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40
Complexity of computing optimal Stackelberg strategies in security resource allocation games
 In Proceedings of the National Conference on Artificial Intelligence (AAAI
, 2010
"... Recently, algorithms for computing gametheoretic solutions have been deployed in realworld security applications, such as the placement of checkpoints and canine units at Los Angeles International Airport. These algorithms assume that the defender (security personnel) can commit to a mixed strateg ..."
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Recently, algorithms for computing gametheoretic solutions have been deployed in realworld security applications, such as the placement of checkpoints and canine units at Los Angeles International Airport. These algorithms assume that the defender (security personnel) can commit to a mixed strategy, a socalled Stackelberg model. As pointed out by Kiekintveld et al. (Kiekintveld et al. 2009), in these applications, generally, multiple resources need to be assigned to multiple targets, resulting in an exponential number of pure strategies for the defender. In this paper, we study how to compute optimal Stackelberg strategies in such games, showing that this can be done in polynomial time in some cases, and is NPhard in others.
The Status of the P versus NP Problem
"... When Moshe Vardi asked me to write this piece for CACM, my first reaction was the article could be written in two words Still open. ..."
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Cited by 25 (0 self)
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When Moshe Vardi asked me to write this piece for CACM, my first reaction was the article could be written in two words Still open.
Solving Stackelberg games with uncertain observability
 In AAMAS
, 2011
"... Recent applications of game theory in security domains use algorithms to solve a Stackelberg model, in which one player (the leader) first commits to a mixed strategy and then the other player (the follower) observes that strategy and bestresponds to it. However, in realworld applications, it is ha ..."
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Cited by 21 (5 self)
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Recent applications of game theory in security domains use algorithms to solve a Stackelberg model, in which one player (the leader) first commits to a mixed strategy and then the other player (the follower) observes that strategy and bestresponds to it. However, in realworld applications, it is hard to determine whether the follower is actually able to observe the leader’s mixed strategy before acting. In this paper, we model the uncertainty about whether the follower is able to observe the leader’s strategy as part of the game (as proposed in the extended version of Yin et al. [17]). We describe an iterative algorithm for solving these games. This algorithm alternates between calling a Nash equilibrium solver and a Stackelberg solver as subroutines. We prove that the algorithm finds a solution in a finite number of steps and show empirically that it runs fast on games of reasonable size. We also discuss other properties of this methodology based on the experiments.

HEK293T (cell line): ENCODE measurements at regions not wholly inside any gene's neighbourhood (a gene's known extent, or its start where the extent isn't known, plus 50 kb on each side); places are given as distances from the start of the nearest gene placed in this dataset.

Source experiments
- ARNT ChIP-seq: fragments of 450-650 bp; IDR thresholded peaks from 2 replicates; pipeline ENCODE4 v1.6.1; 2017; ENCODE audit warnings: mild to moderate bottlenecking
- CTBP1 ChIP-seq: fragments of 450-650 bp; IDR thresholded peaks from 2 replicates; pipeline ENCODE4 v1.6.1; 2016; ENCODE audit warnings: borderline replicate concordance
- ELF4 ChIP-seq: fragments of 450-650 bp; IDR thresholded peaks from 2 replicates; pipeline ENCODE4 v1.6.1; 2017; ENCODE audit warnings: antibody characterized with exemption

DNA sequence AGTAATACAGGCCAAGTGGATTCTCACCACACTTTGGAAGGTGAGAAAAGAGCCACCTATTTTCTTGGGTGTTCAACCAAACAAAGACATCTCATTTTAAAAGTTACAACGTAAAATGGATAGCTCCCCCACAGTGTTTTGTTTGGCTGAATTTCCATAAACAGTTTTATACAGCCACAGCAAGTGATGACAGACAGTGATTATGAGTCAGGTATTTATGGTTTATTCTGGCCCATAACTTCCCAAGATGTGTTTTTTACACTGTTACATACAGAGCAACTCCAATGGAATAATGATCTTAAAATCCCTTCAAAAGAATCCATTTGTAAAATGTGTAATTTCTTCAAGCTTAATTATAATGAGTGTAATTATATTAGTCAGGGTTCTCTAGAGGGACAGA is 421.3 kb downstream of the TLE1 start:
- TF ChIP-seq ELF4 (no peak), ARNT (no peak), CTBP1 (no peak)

The Computational Complexity of Nash Equilibria in Concisely Represented Games
 ELECTRONIC COLLOQUIUM ON COMPUTATIONAL COMPLEXITY, REPORT NO. 52
, 2005
"... Games may be represented in many different ways, and different representations of games affect the complexity of problems associated with games, such as finding a Nash equilibrium. The traditional method of representing a game is to explicitly list all the payoffs, but this incurs an exponential blo ..."
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Cited by 20 (1 self)
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Games may be represented in many different ways, and different representations of games affect the complexity of problems associated with games, such as finding a Nash equilibrium. The traditional method of representing a game is to explicitly list all the payoffs, but this incurs an exponential blowup as the number of agents grows. We study two models of concisely represented games: circuit games, where the payoffs are computed by a given boolean circuit, and graph games, where each agent’s payoff is a function of only the strategies played by its neighbors in a given graph. For these two models, we study the complexity of four questions: determining if a given strategy is a Nash equilibrium, finding a Nash equilibrium, determining if there exists a pure Nash equilibrium, and determining if there exists a Nash equilibrium in which the payoffs to a player meet some given guarantees. In many cases, we obtain tight results, showing that the problems are complete for various complexity classes.